Security Architecture


Security Architecture

Basic concepts related to security architecture include the Trusted Computing Base (TCB), open and closed systems, protection rings, security modes, and recovery procedures.

Trusted Computing Base (TCB)

A Trusted Computing Base (TCB) is the total combination of protection mechanisms within a computer system, including hardware, firmware, and software, which is responsible for enforcing a security policy. A security perimeter is the boundary that separates the TCB from the rest of the system.

 Instant Answer    A Trusted Computing Base (TCB) is the total combination of protection mechanisms within a computer system, including hardware, firmware, and software, which is responsible for enforcing a security policy.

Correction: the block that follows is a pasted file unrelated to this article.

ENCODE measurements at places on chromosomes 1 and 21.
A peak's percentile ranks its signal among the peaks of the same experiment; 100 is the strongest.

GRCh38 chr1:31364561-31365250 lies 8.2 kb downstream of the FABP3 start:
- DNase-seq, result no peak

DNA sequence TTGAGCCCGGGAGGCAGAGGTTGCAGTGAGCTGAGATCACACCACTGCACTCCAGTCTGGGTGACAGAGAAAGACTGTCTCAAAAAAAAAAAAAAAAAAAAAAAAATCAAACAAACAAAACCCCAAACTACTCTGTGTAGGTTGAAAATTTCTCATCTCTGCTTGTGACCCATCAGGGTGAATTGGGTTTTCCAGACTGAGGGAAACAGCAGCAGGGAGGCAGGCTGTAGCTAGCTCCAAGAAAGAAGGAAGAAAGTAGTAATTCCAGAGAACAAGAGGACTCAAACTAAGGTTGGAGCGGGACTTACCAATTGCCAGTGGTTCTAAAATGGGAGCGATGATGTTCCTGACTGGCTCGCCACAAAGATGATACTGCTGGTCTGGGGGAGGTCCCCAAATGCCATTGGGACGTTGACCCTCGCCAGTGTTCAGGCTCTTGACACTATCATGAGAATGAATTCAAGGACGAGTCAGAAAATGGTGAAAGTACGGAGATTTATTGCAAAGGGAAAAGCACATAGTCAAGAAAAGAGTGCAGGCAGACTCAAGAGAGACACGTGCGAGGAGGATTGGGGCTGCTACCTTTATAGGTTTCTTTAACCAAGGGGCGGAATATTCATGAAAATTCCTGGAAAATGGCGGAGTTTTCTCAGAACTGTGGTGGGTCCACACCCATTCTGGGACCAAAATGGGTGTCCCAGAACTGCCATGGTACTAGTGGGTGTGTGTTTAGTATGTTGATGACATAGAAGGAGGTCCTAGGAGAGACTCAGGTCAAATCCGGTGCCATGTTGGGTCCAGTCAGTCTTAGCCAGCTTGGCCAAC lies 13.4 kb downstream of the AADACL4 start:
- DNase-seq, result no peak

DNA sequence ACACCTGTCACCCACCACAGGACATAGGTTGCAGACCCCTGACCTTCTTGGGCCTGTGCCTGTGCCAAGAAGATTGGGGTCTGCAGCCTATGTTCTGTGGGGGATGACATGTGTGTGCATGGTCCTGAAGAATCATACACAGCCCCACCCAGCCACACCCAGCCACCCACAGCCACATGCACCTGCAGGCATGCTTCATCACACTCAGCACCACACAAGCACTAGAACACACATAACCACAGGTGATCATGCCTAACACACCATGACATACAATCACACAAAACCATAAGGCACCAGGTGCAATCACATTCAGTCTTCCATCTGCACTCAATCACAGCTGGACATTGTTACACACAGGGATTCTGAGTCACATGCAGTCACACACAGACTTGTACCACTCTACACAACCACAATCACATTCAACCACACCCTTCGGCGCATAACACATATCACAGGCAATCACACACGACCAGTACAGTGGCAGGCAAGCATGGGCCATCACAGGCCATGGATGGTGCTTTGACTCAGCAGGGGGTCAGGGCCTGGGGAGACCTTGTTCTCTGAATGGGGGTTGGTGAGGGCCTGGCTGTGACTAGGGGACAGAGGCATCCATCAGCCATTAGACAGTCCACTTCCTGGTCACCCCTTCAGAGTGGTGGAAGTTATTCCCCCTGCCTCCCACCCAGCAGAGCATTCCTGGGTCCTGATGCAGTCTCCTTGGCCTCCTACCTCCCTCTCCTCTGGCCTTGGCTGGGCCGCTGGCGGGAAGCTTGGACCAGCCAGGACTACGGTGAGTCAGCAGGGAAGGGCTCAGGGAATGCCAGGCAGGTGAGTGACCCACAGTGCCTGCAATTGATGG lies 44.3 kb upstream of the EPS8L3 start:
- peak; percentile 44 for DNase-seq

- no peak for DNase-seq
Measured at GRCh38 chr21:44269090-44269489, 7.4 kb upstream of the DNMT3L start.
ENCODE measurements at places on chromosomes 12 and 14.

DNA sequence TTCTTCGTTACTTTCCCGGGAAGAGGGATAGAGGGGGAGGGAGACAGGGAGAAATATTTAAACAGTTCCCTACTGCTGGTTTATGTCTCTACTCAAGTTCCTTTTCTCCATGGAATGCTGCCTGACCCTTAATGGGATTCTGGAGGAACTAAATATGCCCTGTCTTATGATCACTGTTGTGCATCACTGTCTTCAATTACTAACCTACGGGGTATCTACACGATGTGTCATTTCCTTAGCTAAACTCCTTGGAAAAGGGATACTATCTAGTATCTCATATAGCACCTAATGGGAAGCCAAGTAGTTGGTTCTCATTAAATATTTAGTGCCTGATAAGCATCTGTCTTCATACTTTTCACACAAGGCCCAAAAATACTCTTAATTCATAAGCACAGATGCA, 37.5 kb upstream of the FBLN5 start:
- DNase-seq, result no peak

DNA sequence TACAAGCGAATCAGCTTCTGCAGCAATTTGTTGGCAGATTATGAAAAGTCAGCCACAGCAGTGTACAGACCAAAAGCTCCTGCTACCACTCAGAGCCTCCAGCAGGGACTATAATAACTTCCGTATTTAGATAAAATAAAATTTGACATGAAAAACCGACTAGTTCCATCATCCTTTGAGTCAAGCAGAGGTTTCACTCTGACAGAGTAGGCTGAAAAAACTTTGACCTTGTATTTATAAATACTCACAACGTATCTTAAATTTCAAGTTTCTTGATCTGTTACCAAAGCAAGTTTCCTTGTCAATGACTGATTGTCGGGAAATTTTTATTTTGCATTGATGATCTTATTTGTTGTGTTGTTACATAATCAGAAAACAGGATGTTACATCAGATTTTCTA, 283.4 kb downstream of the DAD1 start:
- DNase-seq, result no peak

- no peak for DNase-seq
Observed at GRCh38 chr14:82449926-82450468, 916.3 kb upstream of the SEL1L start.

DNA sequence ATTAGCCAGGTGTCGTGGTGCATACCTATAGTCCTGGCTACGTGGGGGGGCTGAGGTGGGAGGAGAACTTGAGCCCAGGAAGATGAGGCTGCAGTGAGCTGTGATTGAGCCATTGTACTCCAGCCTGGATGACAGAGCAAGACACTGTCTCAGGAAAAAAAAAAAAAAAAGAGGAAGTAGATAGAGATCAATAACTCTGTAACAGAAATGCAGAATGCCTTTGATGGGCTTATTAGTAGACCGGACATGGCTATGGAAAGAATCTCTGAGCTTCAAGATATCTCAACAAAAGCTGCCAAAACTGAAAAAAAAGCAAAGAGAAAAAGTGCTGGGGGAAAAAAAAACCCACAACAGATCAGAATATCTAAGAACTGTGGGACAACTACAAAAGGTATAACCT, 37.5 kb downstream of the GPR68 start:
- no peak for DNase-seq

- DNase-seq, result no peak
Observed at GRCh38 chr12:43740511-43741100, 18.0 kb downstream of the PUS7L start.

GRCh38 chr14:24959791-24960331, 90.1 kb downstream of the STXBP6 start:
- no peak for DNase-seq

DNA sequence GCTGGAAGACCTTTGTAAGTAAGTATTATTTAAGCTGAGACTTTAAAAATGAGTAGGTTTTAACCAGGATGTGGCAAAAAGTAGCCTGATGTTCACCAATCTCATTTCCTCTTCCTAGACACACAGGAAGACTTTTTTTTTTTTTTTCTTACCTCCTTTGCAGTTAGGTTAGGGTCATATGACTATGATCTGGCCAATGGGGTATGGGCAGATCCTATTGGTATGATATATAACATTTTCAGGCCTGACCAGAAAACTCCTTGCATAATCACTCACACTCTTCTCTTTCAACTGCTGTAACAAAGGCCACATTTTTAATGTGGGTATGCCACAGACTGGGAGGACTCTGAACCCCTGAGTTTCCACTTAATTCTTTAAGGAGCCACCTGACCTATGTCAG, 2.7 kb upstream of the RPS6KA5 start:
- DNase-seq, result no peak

Access control is the ability to permit or deny the use of an object (a passive entity such as a system or file) by a subject (an active entity such as individual or process).

 Instant Answer    Access control is the ability to permit or deny the use of an object (system or file) by a subject (individual or process).

A reference monitor is a system component that enforces access controls on an object. Stated another way, a reference monitor is an abstract machine that mediates all access to an object by a subject.

 Instant Answer    A reference monitor is a system component that enforces access controls on an object.

A security kernel is the combination of hardware, firmware, and software elements in a Trusted Computing Base that implements the reference monitor concept. Three requirements of a security kernel are that it must